BOSTON — Fidelity Investments, the last big 401(k) plan-provider holdout on offering direct investment advice to participants, has bowed to pressure from its clients and signed on with Financial Engines Inc.
For about a decade, Fidelity executives resisted the move toward advice on grounds the company didn't want to be a fiduciary, preferring instead to offer "guidance" to plan participants. But fear of losing clients to bundled providers that had already taken the advice plunge prompted Fidelity officials to decide to sign a formal agreement with Financial Engines, industry insiders said. In that arrangement, Financial Engines, not the service provider, is the fiduciary.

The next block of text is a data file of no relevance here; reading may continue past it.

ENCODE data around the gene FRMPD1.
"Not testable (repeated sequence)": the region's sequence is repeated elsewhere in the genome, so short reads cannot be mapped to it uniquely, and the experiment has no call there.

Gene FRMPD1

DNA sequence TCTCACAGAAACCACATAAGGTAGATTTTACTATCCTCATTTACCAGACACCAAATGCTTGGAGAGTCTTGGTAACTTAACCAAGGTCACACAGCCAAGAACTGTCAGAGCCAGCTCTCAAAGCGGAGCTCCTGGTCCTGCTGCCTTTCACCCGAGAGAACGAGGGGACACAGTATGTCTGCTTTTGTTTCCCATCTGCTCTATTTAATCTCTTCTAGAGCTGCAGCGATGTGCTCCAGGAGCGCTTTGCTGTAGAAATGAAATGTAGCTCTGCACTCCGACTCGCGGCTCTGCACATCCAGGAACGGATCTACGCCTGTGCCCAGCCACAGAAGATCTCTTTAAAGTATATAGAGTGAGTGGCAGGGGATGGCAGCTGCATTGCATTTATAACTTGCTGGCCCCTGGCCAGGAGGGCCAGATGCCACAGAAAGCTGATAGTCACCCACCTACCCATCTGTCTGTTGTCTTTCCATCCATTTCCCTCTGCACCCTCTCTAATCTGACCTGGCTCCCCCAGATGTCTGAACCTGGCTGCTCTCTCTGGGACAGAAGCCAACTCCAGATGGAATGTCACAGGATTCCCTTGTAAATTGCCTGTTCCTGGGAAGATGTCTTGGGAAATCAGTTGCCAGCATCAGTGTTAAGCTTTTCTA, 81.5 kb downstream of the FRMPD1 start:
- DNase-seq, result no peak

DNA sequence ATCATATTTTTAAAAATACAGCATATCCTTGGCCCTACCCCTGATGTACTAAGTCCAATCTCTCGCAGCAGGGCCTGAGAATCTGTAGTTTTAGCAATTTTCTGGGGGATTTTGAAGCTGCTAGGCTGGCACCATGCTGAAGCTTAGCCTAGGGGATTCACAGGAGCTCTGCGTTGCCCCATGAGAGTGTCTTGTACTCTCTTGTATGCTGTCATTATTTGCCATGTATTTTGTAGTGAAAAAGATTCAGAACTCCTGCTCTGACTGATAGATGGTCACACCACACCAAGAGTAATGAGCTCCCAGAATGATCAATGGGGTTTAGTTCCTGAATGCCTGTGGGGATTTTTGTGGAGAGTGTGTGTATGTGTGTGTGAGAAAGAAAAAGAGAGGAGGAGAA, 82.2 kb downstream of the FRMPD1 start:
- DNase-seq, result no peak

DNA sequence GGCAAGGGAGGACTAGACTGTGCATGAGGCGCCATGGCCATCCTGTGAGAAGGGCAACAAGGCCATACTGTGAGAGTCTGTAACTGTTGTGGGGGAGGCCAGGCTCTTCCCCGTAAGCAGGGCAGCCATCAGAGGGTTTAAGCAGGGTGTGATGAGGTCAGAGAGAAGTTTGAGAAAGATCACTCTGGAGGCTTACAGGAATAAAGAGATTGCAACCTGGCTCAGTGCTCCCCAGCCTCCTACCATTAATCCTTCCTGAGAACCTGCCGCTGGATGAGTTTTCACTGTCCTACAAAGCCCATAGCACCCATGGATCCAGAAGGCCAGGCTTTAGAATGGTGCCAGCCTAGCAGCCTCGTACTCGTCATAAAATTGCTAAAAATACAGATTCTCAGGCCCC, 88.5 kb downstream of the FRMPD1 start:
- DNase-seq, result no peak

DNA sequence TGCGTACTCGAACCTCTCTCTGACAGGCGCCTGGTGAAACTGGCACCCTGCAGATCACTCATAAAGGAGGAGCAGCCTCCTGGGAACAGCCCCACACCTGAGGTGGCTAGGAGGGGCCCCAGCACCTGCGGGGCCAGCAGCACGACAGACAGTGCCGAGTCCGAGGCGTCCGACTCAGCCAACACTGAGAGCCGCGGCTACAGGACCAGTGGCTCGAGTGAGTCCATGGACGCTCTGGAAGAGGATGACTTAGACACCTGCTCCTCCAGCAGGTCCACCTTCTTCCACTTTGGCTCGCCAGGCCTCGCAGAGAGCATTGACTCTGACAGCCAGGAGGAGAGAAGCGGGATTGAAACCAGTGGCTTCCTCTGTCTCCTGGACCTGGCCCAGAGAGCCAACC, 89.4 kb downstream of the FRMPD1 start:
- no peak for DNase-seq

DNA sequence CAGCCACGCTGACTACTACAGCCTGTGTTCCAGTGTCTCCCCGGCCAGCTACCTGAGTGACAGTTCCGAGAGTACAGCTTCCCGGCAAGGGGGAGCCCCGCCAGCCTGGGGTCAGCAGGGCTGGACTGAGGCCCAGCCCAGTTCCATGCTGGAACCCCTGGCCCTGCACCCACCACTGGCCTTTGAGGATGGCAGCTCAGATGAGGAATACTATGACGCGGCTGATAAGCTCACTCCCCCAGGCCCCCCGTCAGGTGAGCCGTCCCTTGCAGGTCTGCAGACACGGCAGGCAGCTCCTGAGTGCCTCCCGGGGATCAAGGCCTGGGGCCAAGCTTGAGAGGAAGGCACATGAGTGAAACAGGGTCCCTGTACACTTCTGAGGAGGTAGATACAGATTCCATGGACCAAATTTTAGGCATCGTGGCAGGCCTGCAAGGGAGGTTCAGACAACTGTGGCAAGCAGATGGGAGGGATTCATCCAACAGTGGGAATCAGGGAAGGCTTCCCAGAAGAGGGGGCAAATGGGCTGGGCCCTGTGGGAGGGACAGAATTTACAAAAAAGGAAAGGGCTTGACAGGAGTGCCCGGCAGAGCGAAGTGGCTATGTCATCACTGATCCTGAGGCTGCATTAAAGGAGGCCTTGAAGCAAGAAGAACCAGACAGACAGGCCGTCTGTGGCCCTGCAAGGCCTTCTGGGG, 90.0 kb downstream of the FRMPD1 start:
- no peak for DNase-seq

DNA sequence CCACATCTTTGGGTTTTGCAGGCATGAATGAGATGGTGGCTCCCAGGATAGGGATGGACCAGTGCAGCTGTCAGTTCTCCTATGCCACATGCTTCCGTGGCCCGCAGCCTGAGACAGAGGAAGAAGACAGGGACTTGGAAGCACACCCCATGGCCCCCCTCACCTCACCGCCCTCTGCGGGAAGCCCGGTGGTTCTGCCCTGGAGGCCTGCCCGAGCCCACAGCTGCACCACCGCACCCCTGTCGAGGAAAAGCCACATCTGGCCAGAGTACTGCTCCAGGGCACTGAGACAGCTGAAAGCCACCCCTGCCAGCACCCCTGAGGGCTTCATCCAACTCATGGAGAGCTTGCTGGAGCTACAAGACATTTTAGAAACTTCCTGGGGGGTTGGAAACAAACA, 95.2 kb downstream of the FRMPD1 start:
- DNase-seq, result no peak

Ruth Falck, a senior consultant with Watson Wyatt Investment Consulting, New York, said Boston-based Fidelity held off on offering advice because company executives wanted participants to use its guidance/managed account tool, Retirement Plan Manager, and other tools it offered.
"Fidelity tried to make Retirement Plan Manager work, but there were issues with the product. (For example), a participant could not continue to buy company stock and be in their program," she said.